Thursday, April 20, 2017

Coral Reef Project in Bocas del Toro

The trip from La Selva to Bocas del Toro is was long and culminated in a bumpy yet fun boat ride to Colón Island where the ITEC field station we stayed at is located. Upon arrival, it looked like we were about to run into the island, which is surrounded for the most part by mangrove forests, when all of a sudden the boat slowed down and entered a small hole in the mangroves that led us to the stations’ dock. After getting off the boat we lugged our packs through pastureland up to the station. The rustic wood station had a deck outside the rooms with a hammock and a view that included birds and a sliver of the ocean. Not a bad place to learn about biology for a week. 
Our focus for this trip was coral reef ecology which is something that I was personally excited about. We spent the first day taking our swim test and getting used to our snorkeling gear. I had previously taken a course on invertebrate animal diversity and it was exciting to recognize some of the organisms I had learned about in that class while we snorkeled. From tube worms that shrunk into their tube when you went near them to brittle stars and a variety of sponges and corals the reef was a new and complex ecosystem to observe. The following two days we completed a faculty lead project that looked at the abundance of macroalgae in comparison to where the abundance and size of sea urchins were. In addition we looked at rugosity which is a measurement of how complex the reef is. Rugosity is measured by placing a metal chain of known length along the ocean floor, next to a measuring tape, and recording how far it goes. If the area the chain is placed on has lots of corals and other structures or organisms that bend the chain then the length measured will be shorter than the actual chain length. If the ground is completely flat it would measure to be about the same length as the chain. In our project we laid out a transect using a 30 meter measuring tape and measured the rugosity, the number of small sea urchins, and the number of large sea urchins for a meter by meter square every other meter along the transect. Alain Duran, our guest faculty, then took pictures at each plot along our transects that we later looked at on the computer to estimate total cover of coral, sea grass, macroalgae, and sponges. It was a very different experience from doing terrestrial fieldwork but it was a fun challenge to work underwater. One of the most difficult parts was avoiding the sea urchins and fire corals that could sting you if you touched them. The idea behind this project is that macroalgae which can be thought of as marine plants are the main competitors for space and sunlight with corals. Corals don’t photosynthesize themselves but have a symbiotic relationship with zooxanthellae (single celled dinoflagellates) which photosynthesis and provide about 95% of the energy corals need to survive. Changes in environmental conditions mostly caused by climate change have caused the zooxanthellae to leave, ultimately killing the coral. Looking at the competitors of corals (macroalgae) is helpful for understanding the best methods for coral reef conservation. We looked at sea urchin abundance because they feed on macroalgae and so we hypothesized that areas with more sea urchins would have less macroalgae. Fish also feed on macroalgae although we did not test for fish abundance.  This ended up playing an important role in what we found from our data. We found that areas with a higher abundance of small sea urchins had less macroalgae whereas areas with a higher abundance of large sea urchins had lower amounts of macroalgae. In addition, plots with higher rugosity, or a more complex reef, had lower abundances of macroalgae. We believe that this is probably due to more herbivorous fish being present in higher rugosity areas because they have more crevices and corals that provide protection from predators. With the differences in sea urchin size we discussed how small sea urchins are more abundant compared to the large sea urchins and can therefore consume more macroalgae. From my personal observation it seemed like areas with higher rugosity and more corals also had more small sea urchins whereas flatter regions had more large sea urchins. Through this project I learned how difficult ecological research is underwater but I was also excited by the complexity and fascinating organisms we found around the reefs. On our last day we snorkeled for fun and found groups of squid that had beautiful fluorescent dots of color along with a couple of large stingrays. Needless to say I think snorkeling and marine biology may be in my future after this week.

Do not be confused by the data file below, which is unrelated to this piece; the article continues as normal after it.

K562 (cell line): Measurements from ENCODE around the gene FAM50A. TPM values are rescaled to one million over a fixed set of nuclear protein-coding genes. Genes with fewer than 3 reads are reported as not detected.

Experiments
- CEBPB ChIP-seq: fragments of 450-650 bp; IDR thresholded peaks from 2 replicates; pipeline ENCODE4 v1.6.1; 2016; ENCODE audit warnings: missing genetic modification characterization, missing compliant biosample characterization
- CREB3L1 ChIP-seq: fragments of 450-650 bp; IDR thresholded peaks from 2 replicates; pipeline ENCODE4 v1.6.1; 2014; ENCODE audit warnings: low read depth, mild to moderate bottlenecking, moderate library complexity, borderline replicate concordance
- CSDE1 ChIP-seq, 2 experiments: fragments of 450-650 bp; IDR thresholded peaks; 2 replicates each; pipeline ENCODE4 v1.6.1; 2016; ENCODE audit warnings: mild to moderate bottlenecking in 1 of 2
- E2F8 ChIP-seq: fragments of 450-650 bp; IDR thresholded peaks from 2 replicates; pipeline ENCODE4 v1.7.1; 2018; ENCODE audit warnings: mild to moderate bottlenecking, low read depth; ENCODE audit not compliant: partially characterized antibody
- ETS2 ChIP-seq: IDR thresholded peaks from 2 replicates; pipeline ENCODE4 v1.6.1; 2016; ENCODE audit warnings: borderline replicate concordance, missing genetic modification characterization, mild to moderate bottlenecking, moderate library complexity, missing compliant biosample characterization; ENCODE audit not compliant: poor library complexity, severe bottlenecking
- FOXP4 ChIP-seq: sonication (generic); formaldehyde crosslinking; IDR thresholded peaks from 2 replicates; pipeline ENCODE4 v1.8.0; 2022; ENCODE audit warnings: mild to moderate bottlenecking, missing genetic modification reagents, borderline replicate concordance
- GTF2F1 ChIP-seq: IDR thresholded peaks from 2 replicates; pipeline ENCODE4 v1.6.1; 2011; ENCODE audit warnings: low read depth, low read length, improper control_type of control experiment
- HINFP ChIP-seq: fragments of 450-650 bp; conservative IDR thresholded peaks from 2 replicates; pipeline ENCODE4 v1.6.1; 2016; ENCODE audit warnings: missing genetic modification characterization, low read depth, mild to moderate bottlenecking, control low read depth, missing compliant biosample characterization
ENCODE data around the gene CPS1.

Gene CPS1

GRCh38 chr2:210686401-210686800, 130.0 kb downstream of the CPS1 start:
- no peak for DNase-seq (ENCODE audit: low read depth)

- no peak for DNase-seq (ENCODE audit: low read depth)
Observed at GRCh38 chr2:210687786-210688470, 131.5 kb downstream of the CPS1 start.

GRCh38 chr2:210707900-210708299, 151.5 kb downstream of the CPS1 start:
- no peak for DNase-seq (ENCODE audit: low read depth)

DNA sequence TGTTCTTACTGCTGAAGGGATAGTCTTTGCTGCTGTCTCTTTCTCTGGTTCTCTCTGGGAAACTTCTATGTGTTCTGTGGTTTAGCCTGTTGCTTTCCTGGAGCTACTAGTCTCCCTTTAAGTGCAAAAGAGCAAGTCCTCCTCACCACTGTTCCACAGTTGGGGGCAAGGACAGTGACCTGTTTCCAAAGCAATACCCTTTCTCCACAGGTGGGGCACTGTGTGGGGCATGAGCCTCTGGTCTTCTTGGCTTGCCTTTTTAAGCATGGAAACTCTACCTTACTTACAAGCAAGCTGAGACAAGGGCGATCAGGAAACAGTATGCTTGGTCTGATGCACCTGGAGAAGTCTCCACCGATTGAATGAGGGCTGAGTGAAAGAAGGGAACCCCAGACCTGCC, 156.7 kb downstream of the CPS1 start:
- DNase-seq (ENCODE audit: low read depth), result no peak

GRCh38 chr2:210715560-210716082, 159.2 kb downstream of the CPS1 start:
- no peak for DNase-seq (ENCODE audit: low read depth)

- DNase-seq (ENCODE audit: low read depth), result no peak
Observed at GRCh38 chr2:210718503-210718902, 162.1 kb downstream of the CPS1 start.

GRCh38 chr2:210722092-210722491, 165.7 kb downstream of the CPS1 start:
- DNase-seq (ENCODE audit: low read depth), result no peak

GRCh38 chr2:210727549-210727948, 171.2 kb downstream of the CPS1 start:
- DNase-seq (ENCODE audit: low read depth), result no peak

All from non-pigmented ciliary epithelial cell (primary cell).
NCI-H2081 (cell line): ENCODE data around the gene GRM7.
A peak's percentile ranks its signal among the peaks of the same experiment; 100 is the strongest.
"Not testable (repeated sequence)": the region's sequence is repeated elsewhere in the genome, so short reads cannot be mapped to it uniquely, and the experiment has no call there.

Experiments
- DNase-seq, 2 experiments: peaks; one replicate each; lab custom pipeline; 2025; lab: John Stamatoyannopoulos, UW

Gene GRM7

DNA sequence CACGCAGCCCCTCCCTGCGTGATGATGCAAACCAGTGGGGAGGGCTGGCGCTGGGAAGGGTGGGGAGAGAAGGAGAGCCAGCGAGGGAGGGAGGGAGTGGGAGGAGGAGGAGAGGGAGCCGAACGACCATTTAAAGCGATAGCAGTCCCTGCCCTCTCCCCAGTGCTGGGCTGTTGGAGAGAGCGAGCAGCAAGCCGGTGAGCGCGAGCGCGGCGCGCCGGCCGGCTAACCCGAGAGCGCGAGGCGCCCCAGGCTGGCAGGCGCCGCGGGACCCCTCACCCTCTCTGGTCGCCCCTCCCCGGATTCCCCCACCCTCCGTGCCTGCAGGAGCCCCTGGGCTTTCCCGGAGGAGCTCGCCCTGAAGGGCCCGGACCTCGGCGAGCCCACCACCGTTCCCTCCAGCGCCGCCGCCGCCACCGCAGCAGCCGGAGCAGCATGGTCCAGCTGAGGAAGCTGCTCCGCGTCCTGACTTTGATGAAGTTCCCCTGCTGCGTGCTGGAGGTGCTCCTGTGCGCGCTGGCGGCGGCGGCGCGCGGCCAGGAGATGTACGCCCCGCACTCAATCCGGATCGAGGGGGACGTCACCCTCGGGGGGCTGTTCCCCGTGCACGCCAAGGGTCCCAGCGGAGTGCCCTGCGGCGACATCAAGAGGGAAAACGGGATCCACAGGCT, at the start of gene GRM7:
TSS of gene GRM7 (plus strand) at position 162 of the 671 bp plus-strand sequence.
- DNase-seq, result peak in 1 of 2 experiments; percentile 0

Hayley Stutzman
Macalester College

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